OSLIST Digest - 20 Jun 2004 to 21 Jun 2004 (#2004-167)

Ralph Copleman rcopleman at comcast.net
Tue Jun 22 06:25:49 PDT 2004

On 6/22/04 2:00 AM, Chris Corrigan wrote:

> One of my faves at the moment is the fact that all elements that are not
> Hydrogen or Helium were produced by nuclear fission in stars.  The early
> universe had only those two primary elements once things settled down.
> By fusing together nuclei, stars produce all of the heavier elements,
> including oxygen, carbon, silicon and calcium.  The heavier elements are
> released into space when stars explode at the end of their lives.  And
> so, through this wonderful self-organizing process, we are made up of
> both Hydrogen and many of the other elements...both traces of the
> original material of the universe and, literally, star dust.

All the hydrogen and helium that exists in the known universe were created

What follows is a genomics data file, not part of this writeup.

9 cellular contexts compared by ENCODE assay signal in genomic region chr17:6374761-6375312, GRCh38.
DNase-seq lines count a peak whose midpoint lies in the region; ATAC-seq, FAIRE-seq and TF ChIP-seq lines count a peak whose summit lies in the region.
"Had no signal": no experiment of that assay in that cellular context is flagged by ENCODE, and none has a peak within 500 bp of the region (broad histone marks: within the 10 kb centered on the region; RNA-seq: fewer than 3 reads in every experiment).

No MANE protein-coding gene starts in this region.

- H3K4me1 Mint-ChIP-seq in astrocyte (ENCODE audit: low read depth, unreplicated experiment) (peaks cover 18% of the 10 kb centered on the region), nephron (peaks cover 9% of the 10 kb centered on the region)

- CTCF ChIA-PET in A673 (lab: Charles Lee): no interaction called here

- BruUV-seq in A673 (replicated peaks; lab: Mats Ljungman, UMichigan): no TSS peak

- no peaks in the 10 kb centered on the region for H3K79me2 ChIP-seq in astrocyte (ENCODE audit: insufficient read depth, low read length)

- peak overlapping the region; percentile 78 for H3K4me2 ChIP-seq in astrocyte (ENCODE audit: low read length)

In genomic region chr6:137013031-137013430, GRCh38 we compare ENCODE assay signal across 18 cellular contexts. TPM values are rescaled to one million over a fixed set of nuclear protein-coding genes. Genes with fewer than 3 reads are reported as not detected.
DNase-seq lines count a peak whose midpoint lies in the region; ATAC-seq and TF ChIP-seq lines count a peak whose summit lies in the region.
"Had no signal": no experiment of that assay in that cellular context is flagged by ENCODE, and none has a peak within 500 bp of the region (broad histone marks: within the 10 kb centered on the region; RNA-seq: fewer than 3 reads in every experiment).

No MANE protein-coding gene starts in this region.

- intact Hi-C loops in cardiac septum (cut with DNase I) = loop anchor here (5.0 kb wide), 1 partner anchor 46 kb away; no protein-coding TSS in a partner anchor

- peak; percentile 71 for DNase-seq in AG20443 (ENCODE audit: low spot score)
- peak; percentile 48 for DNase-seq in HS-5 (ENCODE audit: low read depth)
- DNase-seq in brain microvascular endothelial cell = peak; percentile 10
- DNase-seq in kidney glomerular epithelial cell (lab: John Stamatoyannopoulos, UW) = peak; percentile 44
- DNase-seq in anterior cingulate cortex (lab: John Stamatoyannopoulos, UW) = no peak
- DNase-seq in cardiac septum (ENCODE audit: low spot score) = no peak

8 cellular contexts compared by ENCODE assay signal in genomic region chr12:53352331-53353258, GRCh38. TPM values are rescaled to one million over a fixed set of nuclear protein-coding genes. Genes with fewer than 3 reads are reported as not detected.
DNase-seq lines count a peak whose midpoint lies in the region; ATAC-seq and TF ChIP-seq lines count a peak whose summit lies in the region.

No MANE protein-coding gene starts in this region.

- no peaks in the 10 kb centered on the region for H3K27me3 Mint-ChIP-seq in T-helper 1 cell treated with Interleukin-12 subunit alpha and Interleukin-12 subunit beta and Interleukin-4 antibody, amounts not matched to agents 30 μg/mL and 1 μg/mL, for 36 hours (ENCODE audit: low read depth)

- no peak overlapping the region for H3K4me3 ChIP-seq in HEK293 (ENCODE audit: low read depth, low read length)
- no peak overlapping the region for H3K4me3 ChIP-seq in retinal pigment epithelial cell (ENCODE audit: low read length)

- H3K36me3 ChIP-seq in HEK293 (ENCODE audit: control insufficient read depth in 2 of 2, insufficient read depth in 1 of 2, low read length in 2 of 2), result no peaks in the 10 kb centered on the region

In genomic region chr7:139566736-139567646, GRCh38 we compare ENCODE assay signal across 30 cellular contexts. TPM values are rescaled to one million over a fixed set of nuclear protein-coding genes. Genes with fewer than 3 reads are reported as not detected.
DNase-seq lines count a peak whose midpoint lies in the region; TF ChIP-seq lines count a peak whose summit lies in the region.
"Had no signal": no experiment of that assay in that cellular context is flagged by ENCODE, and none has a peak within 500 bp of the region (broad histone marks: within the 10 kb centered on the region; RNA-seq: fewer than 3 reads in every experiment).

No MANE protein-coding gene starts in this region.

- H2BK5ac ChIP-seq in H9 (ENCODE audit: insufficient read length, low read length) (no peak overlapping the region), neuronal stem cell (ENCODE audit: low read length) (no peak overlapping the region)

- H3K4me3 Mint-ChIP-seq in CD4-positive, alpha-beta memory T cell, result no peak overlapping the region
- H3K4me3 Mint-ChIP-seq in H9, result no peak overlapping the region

in the first second or two following the initial flaring forth (Thomas
berry's term for the "big bang", which probably wasn't a bang at all, since
at the time nothing could carry sound).

> In the Ojibway creation story humans are said to be unique because we
> contain both spirit and matter in equal proportion.  I don't know what
> the ratio nof Hydrogen to all the other elements is in our body, but if
> you think of the original material as Spirit and the rest as matter, you
> have the Creation story told through a scientific lens.

The proportion of hydrogen in our bodies is very high, given that we're
two-thirds water.  Hydrogen is far and away the most abundant element in the
universe.  And it is the only thing that gets added to the Earth.  While all
other earthly elements remain constant, we are bathed in hydrogen rain every
moment by the sun.
> So I like the idea that we are made from stuff processed in the heart of
> stars.  And I like the way we have assembled ourselves using those
> resources.  That's my favourite story right now.

I like it, too.  But like it or not, it's a fact.  And the story is still
unfolding (or self-organizing).

Sounds like open space to me...

Ralph Copleman

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